It became very clear in the run-up to our site launch that folks find it very difficult to feel neutral about a name like TheReligiousLeft.org. Whether it’s the religion or the progressive politics, most people with whom I’ve discussed the project take the site name alone as a license to air their own opinions on whichever part of the title piques their interest or ire.
The inspiration behind TheReligiousLeft.org is predicated upon our national need for more discussion placing these two concepts, religion and politics, into conversation in new and constructive ways. Hopefully our site’s original content and commentary will contribute to this much-needed discussion, but if the name alone serves to get folks talking, so much the better.
However, in light of some of the questions and objections that have been raised, it seems prudent to offer an explanation, or perhaps a justification, of some of the strategizing behind our name. For the folks out there who object to religion or progressive politics themselves, let me be clear: I have nothing for you, at least not right now. Take some time, explore the articles and resources on the site, and hopefully our work here will help you understand the urgent need to re-envision the nature of and relationship between religion and progressive politics in the 21st century. If you’re still not convinced, don’t worry; we’ll get to you soon.
For now, however, let’s focus on the people with sympathies toward many of our goals, but concerns about our proposed means of placing progressive politics into conversation with religion. For some of these individuals with whom I’ve spoken, a project calling itself TheReligiousLeft.org represents an uncomfortable foray into the politics of identity, an arena they rightly consider best approached with caution when it must be entered at all. Interestingly enough, apprehension about the identity politics around our website’s name seems to come primarily from two groups with fairly divergent political projects: individuals with a commitment to postmodern, often deconstructionist theory, and individuals concerned with the increasing polarization of the political climate in the United States. In addressing the concerns of these two groups, we can hopefully further contextualize the work we hope to do here at TheReligiousLeft.org.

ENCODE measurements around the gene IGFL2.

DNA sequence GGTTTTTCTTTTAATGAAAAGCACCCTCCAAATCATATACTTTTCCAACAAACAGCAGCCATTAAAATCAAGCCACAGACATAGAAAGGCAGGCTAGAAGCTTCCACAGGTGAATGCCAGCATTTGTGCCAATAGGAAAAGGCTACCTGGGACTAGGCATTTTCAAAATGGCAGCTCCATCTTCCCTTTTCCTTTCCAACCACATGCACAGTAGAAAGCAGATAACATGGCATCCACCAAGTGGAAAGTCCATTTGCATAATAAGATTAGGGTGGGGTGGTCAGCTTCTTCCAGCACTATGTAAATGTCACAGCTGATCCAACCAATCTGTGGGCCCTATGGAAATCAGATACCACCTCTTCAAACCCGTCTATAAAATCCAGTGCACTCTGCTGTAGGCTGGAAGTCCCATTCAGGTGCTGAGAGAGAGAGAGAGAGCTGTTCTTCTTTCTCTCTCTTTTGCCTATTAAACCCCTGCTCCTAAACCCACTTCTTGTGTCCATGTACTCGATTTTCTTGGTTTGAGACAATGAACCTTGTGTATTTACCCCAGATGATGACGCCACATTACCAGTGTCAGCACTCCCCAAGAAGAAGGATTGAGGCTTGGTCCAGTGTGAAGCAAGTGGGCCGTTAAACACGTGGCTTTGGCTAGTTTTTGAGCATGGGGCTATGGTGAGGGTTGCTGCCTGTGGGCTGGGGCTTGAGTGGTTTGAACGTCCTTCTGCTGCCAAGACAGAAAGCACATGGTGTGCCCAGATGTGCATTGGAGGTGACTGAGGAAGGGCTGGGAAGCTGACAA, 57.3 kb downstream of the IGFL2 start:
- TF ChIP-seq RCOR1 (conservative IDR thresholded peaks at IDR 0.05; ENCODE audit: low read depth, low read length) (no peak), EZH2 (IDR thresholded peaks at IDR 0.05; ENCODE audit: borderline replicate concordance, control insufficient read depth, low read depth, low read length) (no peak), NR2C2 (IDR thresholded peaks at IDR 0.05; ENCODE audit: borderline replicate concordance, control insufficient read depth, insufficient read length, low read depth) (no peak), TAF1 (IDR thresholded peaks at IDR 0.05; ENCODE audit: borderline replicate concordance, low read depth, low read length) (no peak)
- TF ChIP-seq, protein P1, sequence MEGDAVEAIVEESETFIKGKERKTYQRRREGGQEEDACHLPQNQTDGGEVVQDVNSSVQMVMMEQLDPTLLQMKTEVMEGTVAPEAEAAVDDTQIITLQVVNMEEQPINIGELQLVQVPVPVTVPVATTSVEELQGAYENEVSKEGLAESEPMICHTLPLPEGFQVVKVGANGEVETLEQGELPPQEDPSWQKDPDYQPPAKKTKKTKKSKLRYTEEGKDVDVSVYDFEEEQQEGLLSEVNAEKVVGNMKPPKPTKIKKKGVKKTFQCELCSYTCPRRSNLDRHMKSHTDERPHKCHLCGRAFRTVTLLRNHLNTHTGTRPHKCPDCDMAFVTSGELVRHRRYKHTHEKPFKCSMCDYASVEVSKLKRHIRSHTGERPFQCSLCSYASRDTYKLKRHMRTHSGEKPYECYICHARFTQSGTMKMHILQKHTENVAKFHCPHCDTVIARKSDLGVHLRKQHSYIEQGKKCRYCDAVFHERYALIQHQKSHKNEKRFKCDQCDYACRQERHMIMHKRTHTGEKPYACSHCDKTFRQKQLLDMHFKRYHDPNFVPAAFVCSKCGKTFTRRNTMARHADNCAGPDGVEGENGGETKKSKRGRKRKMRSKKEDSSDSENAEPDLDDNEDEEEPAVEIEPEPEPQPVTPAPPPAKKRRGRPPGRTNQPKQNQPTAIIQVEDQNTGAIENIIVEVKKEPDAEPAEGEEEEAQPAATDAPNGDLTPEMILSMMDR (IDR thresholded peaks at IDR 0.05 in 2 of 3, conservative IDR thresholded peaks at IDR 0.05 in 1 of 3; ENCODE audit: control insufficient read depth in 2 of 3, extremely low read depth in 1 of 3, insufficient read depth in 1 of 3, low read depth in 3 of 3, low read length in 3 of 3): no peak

A Palliative for Postmodernists
A quick primer for those not predisposed to postmodern thought. In the context of the discussion at hand, postmodern theory suggests that descriptors such as gender, race, culture, sexual orientation, disability, age, economic circumstances, religion, political affiliation, occupation, and other such designations are themselves not defined concepts, but arguments: social constructs whose meanings and connotations are themselves entirely contingent on the discourse about and around them. So to put it bluntly, for all intents and purposes these concepts mean whatever enough people say and consent to acknowledge that they mean. When it comes to identity politics, many postmodern theorists rightly point out the problematic nature of using categories like “progressive,” “religion,” and “society” as descriptors, as if these concepts represented concrete things instead of fluid, perpetually contested social constructs. Such a critique raises some obvious problems for a website whose stated mission includes exploring the role of religion in society from a progressive perspective.